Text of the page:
Five moral foundations as nonmoral residuals. An alternative model for MFQ

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Year of publication 2018
Type Appeared in Conference without Proceedings
MU Faculty or unit

Faculty of Arts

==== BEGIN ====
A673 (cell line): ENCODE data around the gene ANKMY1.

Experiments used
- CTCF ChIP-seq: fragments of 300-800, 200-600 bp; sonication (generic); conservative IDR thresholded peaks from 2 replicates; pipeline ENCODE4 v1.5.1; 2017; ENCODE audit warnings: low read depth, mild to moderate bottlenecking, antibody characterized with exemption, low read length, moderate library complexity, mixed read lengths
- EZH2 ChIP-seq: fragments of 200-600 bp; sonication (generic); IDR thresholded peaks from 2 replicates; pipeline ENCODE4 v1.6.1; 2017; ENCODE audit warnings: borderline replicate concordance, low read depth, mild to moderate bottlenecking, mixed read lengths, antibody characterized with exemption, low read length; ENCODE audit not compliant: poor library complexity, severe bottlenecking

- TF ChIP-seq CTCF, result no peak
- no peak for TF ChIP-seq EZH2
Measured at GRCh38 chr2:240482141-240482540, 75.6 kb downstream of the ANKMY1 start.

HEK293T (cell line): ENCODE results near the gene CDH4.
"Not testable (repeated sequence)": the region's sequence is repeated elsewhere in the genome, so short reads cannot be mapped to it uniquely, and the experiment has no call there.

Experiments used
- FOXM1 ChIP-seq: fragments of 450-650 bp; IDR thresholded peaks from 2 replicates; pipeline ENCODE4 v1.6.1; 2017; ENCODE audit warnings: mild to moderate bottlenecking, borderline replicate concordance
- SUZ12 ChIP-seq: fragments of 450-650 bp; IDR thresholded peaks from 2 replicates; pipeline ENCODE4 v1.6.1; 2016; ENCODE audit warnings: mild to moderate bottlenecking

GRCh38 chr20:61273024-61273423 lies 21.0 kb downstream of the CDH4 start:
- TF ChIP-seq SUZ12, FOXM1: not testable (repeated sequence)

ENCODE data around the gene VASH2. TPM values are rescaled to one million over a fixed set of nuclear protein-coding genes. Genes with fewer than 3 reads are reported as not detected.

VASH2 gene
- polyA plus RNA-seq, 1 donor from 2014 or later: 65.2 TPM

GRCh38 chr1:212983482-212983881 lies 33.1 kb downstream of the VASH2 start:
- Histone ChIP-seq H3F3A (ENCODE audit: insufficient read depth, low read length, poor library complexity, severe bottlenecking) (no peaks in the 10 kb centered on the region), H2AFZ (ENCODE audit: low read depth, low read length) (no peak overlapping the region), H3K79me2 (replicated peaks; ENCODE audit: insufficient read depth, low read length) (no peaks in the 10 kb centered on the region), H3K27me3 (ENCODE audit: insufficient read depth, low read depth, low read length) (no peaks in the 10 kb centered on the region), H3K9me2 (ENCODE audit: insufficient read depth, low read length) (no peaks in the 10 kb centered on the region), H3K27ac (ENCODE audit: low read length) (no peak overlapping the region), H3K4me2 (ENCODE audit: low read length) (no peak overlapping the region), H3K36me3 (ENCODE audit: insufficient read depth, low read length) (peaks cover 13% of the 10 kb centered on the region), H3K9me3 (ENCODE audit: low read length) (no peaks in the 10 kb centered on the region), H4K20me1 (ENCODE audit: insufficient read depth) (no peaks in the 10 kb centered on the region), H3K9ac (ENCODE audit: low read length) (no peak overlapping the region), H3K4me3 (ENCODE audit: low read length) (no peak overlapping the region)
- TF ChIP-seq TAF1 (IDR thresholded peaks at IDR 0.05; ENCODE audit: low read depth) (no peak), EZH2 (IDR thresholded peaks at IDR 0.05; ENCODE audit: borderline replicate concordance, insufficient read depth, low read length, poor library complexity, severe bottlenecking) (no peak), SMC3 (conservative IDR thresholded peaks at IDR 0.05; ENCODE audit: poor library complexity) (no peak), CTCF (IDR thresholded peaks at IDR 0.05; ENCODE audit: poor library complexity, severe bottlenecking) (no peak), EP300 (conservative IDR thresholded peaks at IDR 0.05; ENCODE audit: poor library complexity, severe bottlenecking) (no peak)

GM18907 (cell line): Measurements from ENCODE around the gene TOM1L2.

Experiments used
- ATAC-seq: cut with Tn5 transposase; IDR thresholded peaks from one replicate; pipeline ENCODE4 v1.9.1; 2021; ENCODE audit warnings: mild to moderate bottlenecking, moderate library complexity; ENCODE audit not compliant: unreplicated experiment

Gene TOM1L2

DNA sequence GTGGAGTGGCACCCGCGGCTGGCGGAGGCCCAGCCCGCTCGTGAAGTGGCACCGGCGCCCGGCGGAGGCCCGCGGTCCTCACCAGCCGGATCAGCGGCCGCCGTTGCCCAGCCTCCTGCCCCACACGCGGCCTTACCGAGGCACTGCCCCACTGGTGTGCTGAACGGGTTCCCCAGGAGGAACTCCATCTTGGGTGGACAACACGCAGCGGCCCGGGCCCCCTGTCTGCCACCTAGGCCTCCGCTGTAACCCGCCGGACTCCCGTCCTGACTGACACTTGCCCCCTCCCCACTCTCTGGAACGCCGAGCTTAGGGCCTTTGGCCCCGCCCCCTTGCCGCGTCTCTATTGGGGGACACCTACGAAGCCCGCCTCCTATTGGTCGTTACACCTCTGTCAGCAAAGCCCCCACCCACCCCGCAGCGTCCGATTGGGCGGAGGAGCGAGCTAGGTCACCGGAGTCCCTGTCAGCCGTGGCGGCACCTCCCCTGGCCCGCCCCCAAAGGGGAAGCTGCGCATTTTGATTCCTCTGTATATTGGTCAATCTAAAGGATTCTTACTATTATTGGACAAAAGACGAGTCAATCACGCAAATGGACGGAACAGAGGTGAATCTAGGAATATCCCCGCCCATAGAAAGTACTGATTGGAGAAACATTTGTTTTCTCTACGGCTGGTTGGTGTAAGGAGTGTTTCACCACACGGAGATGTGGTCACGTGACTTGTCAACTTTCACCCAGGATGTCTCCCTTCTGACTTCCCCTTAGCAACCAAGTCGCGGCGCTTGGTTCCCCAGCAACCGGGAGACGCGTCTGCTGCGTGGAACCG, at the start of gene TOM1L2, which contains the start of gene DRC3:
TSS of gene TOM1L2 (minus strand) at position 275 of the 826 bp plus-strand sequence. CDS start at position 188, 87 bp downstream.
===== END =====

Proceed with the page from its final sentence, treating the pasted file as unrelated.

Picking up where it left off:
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Description Haidt and Joseph’s Moral Foundations Theory (MFT) is one of the most influential theory of morality using the Moral Foundation Questionnaire (MFQ) to map differences in human morality across the cultures and within societies. The theory assumes five module-like moral domains developed in human evolutionary history upon which are culturally different moralities built: harm/care, fairness/reciprocity, ingroup/loyalty, authority/respect, and purity/sanctity. These domains are embedded in two broad areas of Individualizing and Binding morality. In the former it is an individual at a center of harming and unfair treatment and in the latter, it is the community binding people into mutual relationships under domains of loyalty, authority, and purity in the spotlight. MFQ was mostly used to shed a light on a link between morality and political ideology, but its use is much more diverse including religion. However, in the studies using MFQ, there is usually a poor fit between the five moral domains model and the data indicated by low CFI and TLI indices favoring null model over the five-factor model with five distinct moral domains. The crucial question is why are these indices so low and how to explain this fact? We hypothesized that five-factor model does not correspond the way people think about the moral issues as captured by MFQ. Thus, we tested enhanced and more suitable alternative model based on recent development in the factorial statistics, namely two-tier model and employed more efficient measures of internal reliability (Omega Index, Hierarchical Omega Index and Explained Common Variance). A two-tier model achieved better results than a previously employed five-factor model. Results indicate an overestimation of the five moral domains model in the research as to discern Individualizing and Binding morality seems to be more appropriate. Broader implications of results for MFQ, MFT, and research of morality will be discussed.
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